From Table 2, it can be seen that the porosity of PVA/XG hydrogels varies in the range of 67–86%. It has been established that porosity is a key factor when designing and preparing soft materials, such as hydrogels, for biomedical applications. A higher porosity of the biomaterial is responsible for a series of biological activities such as fluids exchange, cells migration, permeability, protein absorption, etc. In our study, the PVA/XG-50/50 sample having 86% porosity could be considered of interest for further biomedical investigations. In addition, from Table 2 we can see that the rated PVA/XG-60/40 sample has a porosity of only 67%. The SEM images are consistent with the data obtained from the porosity investigation (Figure 5). The average pore diameter, calculated using the ImageJ program, was in the range 0.028 ± 0.007–0.064 ± 0.024 mm (Table 2).

3.4. Swelling Behavior and Kinetic Studies of PVA/XG Hydrogels

The swelling behavior, as the main characteristic of hydrogels, depends on the nature of the polymers/components (nature of the charges, ionization capacity of the hydrogel depending on pH, permeability of molecules in solution, crosslinking density, etc.), and the conditions under which the experiments are conducted (pH and ambient temperature) [37,38,39]. The swelling process takes place by properly combining the polymer matrices and the solvent. The polymer network comes into contact with the solvent and begins to swell due to the thermodynamic compatibility between the polymer chains and the solvent. Thus, the inflation forces are counterbalanced by the retraction forces induced by the crosslinks in the system, the inflation balance being reached when these forces become equal. In the case of ionic systems, the degree of swelling, S, is determined by the electrostatic repulsions between the macromolecules due to the presence of charges in the structure of the polymer [40]. The chemical structure of the components of PVA systems stabilized with oxalic acid and xanthan gum influenced the values obtained for parameter S. From a practical point of view, the determination of this parameter is extremely important, being closely related to the processes of incorporation and release of active principles. Figure 6 shows the swelling profiles of hydrogels based on PVA stabilized with oxalic acid and xanthan gum in a phosphate buffer solution of pH 7.4, at 37 °C. From Figure 6, it can be observed that the swelling kinetics follow a similar trend. A quick increase could be observed during the initial time periods after immersion of the PVA/XG hydrogels in the buffer solution, followed by a slower swelling process occurring until the equilibrium swelling capacity was reached. Balance was reached after 60 min for all samples. The equilibrium swelling capacity, Seq, took high values for each sample and increased in most cases with increasing xanthan gum content (Figure 6, Table 2).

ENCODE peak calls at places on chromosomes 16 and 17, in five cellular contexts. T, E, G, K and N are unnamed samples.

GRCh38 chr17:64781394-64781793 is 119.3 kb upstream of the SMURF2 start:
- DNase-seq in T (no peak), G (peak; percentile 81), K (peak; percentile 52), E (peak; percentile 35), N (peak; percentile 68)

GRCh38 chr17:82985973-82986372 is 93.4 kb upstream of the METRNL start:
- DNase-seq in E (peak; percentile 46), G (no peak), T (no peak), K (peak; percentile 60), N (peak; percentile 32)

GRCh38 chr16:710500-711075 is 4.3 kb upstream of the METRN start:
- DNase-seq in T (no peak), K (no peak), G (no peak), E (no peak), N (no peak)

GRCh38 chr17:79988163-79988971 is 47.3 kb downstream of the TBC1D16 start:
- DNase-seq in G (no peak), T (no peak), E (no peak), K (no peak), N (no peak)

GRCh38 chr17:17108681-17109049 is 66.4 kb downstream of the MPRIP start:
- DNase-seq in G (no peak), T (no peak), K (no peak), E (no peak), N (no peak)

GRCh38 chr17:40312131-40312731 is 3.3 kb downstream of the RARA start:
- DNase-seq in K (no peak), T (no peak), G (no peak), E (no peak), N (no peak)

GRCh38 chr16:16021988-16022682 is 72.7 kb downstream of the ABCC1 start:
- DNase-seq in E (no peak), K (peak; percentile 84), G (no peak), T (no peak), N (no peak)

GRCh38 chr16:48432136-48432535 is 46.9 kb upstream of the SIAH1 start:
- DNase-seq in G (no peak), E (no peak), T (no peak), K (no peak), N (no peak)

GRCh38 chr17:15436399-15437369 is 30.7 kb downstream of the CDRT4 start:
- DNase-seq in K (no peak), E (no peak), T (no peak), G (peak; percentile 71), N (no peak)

From Table 2, we can observe that the addition of XG to the PVA matrix increases the swelling ratio of hydrogels. Addition of XG (PVA/XG-80/20 and PVA/XG-70/30) leads to an increase in the swelling degree. Further increase in XG concentration (PVA/XG-60/40 and PVA/XG-50/50) yielded further decrease in swelling degree if we compare with the samples denoted PVA/XG-70/30. With the introduction of xanthan gum into the PVA/XG-100/0 matrix, the properties of the membrane were improved, leading to greater swelling in the phosphate buffer pH 7.4 solution and different pore sizes or maintaining a humid environment.
In order to investigate the swelling kinetics of the PVA/XG hydrogels, the experimental swelling data were assessed by Schott’s second-order kinetic model, which tests the experimental data for the entire period of swelling [41]. The equation of the swelling kinetics model is presented in the form (Equation (4)):
d S d t = k s S S 2
In this equation, ks is the constant rate of swelling, and S and S describe the swelling capacity at time t and the theoretical equilibrium buffer solution absorption capacity. After an integration between the limits t, Equation (4) becomes:
t / s = A + B t
Finally, the obtained equation describes the constant A, a reciprocal of the initial swelling rate of the hydrogel (A = 1/k S2), and B, the reciprocal of the maximum swelling (B = 1/S). The linear relationships between t and t/S are represented in the graphs of Figure 7.
The kinetic parameters are presented in Table 2. The regression coefficients (R) obtained are above 0.997, which shows that Schott’s kinetic equation was adequate to describe the whole swelling process. Moreover, the values of S for the PVA/XG hydrogels are characterized by an increase of the values together with the increase of the ratio of XG in the PVA matrix. In addition, the values of the constant k are different, thus suggesting different degrees of swelling of the hydrogels obtained on the basis of poly(vinyl alcohol) and xanthan gum with oxalic acid.

3.5. Mechanical Properties